The seminar I was listening to on DVAuctions from Kit Pharo had a pretty good explanation of the matter. I don't really buy into his teachings, but I could see how if it was done properly you could make a profit running smaller framed cows. Say you have 40,000 lbs of total beef. At weaning that would be about 67 - 5, 6, 7 framed steers and about 114 smaller framed steers, but when you add them all up you will be at 40,000 lbs of total product. Since lighter weight calves are always bringing more per pound its likely that some buyers would mistake the smaller framed steers for just being younger and therefore would pay more money per pound for them. So say you get $1.14 per pound for your 350 lbs small framed steers and $0.95 per pound for you 600 lbs larger framed steers. 40,000 lbs x $1.14 per pound = $45,600
and 40,000 lbs x $0.95 per pound = $38,000 so in theory you are making $7,600 more by using the smaller framed steers. Anyway that's what I got out of an hour/ hour and half online seminar.

sounds misleading and dishonest.


i thinking if i could raised more calves on a smaller frame(not mini's just smaller) that would finish faster,cheaper and grade higher.
to make this work i would probably have to own the calves until sold to a packer.
what size calves/carcass are the packers wanting ?
i'm not the sharpest tool in the shed, so what am i missing ?
 

kenny thomas

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you are correct that you would have to own them until the end to realize most of the profit. I still wonder if they would fit the packer size. i think not. if you are feeding and selling finished calves off the farm it might work.
What you are missing is the kit pharo advertisement. Best since Certified Angus Beef and it seems to work almost as good.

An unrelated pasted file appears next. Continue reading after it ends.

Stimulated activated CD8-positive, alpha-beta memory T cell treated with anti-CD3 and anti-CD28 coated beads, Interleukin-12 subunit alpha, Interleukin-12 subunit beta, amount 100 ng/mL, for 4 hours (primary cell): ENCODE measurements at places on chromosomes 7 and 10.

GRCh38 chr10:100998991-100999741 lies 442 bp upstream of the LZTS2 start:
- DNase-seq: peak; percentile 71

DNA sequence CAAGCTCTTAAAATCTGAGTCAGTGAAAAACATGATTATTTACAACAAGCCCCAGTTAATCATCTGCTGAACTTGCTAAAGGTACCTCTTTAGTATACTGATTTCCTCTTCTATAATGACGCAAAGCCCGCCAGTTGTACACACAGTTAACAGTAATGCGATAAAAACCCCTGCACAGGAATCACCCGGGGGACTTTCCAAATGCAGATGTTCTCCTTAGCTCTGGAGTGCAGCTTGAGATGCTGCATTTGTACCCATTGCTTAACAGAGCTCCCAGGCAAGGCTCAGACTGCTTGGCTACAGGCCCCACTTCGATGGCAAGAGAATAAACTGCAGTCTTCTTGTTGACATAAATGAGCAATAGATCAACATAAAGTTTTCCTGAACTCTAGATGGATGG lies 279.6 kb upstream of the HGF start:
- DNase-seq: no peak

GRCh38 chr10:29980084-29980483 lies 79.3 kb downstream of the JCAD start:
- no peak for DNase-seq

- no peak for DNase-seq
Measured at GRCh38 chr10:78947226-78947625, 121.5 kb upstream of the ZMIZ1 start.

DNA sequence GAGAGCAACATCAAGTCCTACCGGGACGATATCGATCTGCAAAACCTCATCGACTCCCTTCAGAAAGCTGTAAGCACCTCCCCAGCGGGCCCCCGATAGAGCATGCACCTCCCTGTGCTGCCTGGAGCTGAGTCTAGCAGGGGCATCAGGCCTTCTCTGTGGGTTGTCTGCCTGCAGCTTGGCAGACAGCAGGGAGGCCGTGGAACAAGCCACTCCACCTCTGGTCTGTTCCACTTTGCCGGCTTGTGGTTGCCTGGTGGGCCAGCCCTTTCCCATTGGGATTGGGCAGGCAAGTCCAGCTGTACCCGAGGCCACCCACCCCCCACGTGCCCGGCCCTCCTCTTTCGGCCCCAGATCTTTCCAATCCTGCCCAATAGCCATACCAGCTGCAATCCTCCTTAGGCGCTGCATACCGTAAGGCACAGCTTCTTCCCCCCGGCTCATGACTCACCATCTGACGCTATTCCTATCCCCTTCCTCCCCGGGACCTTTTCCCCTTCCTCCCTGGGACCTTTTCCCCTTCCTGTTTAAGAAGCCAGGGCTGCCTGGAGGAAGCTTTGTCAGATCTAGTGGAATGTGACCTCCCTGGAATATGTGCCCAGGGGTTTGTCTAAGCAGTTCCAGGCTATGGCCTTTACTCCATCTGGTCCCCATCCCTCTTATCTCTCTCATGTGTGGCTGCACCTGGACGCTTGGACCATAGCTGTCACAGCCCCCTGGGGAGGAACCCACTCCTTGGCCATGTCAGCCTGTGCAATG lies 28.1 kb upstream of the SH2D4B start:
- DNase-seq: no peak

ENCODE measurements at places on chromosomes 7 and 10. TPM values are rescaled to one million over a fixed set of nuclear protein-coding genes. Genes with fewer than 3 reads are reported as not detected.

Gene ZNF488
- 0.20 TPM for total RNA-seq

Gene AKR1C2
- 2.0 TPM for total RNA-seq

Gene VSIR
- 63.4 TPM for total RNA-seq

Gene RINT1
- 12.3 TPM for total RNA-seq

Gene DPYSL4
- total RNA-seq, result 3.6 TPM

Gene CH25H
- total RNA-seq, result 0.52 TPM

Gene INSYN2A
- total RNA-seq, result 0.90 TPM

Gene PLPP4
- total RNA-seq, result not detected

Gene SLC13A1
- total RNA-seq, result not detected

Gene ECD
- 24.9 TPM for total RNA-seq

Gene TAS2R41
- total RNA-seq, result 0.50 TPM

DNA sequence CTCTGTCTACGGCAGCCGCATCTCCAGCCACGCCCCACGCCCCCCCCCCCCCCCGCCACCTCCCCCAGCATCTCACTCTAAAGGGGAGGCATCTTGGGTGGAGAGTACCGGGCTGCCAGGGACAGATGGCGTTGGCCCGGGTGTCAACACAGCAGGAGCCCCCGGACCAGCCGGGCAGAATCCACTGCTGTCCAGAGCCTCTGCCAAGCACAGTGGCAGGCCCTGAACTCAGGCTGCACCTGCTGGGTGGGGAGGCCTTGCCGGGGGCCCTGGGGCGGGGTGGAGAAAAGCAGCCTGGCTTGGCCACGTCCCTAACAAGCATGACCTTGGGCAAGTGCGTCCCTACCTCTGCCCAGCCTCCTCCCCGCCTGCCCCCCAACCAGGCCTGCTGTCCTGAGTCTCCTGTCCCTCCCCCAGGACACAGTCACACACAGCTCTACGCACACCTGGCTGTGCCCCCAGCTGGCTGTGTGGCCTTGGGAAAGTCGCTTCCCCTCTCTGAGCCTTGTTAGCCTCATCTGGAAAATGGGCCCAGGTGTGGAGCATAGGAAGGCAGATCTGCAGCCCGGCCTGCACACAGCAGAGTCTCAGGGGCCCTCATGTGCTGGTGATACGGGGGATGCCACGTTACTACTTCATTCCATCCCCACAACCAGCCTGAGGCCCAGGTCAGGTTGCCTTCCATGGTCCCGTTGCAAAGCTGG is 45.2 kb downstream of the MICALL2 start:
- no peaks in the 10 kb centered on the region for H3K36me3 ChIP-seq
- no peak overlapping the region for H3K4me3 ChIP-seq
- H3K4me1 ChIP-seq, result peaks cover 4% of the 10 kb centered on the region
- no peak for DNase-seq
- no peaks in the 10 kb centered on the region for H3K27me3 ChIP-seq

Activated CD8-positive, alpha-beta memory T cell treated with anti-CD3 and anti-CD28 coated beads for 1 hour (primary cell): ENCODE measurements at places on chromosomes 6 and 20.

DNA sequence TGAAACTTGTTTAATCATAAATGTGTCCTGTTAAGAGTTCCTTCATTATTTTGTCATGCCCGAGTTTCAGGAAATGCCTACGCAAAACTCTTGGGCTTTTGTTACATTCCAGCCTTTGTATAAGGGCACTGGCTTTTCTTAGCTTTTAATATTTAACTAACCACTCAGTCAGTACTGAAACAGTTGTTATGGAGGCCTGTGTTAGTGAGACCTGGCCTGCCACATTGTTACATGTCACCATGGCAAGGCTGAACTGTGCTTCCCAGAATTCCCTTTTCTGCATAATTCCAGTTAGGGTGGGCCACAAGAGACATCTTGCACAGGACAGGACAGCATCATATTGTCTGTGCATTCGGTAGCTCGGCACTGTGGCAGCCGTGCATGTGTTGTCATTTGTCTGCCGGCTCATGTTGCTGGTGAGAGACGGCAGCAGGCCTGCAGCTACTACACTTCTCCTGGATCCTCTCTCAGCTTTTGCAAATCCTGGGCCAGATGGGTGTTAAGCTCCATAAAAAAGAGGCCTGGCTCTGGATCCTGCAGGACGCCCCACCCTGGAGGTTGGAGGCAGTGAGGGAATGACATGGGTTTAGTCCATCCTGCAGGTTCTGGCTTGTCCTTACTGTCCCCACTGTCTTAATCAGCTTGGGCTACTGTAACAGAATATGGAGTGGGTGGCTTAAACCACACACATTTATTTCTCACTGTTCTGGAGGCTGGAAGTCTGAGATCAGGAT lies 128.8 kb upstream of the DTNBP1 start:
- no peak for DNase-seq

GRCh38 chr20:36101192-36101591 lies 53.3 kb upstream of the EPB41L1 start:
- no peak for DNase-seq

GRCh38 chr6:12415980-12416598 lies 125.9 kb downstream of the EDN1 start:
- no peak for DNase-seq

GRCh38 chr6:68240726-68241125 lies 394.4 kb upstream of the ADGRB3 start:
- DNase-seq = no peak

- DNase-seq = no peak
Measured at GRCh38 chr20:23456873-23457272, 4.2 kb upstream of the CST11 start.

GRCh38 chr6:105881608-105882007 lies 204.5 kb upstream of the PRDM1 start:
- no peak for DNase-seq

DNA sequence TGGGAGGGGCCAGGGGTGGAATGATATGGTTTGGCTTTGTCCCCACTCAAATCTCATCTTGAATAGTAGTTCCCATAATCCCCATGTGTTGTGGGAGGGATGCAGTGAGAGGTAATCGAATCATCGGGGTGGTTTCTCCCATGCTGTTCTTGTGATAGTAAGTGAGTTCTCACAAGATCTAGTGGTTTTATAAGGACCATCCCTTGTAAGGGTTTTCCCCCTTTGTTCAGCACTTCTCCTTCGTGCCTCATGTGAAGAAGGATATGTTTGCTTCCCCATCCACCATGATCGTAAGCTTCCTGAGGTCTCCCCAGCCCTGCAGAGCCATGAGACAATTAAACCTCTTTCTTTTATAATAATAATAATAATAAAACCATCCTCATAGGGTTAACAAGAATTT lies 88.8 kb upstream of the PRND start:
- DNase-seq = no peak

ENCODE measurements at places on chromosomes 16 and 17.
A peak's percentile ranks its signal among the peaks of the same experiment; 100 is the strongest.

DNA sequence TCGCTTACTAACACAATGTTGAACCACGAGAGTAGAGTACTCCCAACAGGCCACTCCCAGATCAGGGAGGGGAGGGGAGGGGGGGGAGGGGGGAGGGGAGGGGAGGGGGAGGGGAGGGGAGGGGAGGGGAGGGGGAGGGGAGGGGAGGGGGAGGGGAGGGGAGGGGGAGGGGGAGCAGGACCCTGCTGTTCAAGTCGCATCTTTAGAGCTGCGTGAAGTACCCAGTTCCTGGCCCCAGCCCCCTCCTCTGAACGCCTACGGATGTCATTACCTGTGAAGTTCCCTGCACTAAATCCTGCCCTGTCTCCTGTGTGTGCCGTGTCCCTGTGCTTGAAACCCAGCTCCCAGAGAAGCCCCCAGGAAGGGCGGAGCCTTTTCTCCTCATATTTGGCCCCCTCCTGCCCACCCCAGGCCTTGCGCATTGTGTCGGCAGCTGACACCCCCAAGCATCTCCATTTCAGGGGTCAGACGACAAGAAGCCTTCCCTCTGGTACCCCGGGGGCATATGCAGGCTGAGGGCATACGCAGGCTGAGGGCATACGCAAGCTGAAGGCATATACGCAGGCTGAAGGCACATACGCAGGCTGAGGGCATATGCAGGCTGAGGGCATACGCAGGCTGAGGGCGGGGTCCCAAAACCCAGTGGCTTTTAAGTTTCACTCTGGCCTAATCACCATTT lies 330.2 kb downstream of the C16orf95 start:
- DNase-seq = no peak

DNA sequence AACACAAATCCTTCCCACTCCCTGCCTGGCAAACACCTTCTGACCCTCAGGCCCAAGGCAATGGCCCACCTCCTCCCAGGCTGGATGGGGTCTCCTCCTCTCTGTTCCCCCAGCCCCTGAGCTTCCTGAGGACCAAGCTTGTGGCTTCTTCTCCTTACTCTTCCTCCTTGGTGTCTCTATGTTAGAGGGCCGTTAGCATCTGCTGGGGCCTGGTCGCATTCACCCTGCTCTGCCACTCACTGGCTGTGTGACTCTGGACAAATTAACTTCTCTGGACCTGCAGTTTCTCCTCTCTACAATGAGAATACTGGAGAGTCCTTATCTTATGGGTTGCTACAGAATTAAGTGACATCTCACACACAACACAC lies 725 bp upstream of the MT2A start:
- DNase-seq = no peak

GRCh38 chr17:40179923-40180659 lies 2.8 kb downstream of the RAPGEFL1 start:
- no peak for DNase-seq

went to a meeting last summer and a person that works for CAB told us that only 13 percent of the calves that entered the CAB program actually qualified at the end. Some herds do much better so some must not do good at all. Something they usually don't advertize.
 

Northern Rancher

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We raise pretty moderate framed cattle and have retained ownership for 20 plus years-they make us money in the feedlot-taking your years production to town on one day by selling calves at auction is a suckers bet in my opinion. Big frame doesn't necesssarily mean heavy.
 
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cross_7

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Northern Rancher thanks for your input.
what do you mean by
Big frame doesn't necesssarily mean heavy.
is there any correlation between carcass traits and frame size
i mean does a calf have to be certain size in order to recieve a premium(prime)
what carcass/calf size are the packer wanting ?
 

Northern Rancher

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The air under their belly doesn't weigh much-and if they are tall and thick they finish too heavy if you want them to grade. The kind of cows that wean the big framed feeder calves are too expensive to feed-we get 3.5-3.75 a.d.g's and good cost of gains out of moderate blacks and baldies. Their mommas aren't very intimate with a chop pail-maternity pens etc.
 
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cross_7

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Northern Rancher":3o6emx95 said:
we get 3.5-3.75 a.d.g's and good cost of gains out of moderate blacks and baldies.
what size are the cows(mommas) (frame/weight)?
 

Northern Rancher

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When we ship culls of grass in summer they average right around 1175-1225-mind those are hogfat -I'd put our cows more at 1100-1150 in working rig. Our cattle finish routinely at 1300-1350-they could go a bit lighter but our feedyard pushes for quality grade. When I see some of the behemouth cows that come through the yards it makes you wonder.
 

brandonm_13

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Has anyone else looked at the link, and looked at all the pictures of the cattle through the years. Seems to me, we keep coming back to the moderate size animal. We go too small and fat, then too large and fat, and way back it was too large and too fat. Seems moderation is the key.
 

EAT BEEF

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Seems moderation is the key.

So simple, yet it's not that easy to market moderation in seedstock.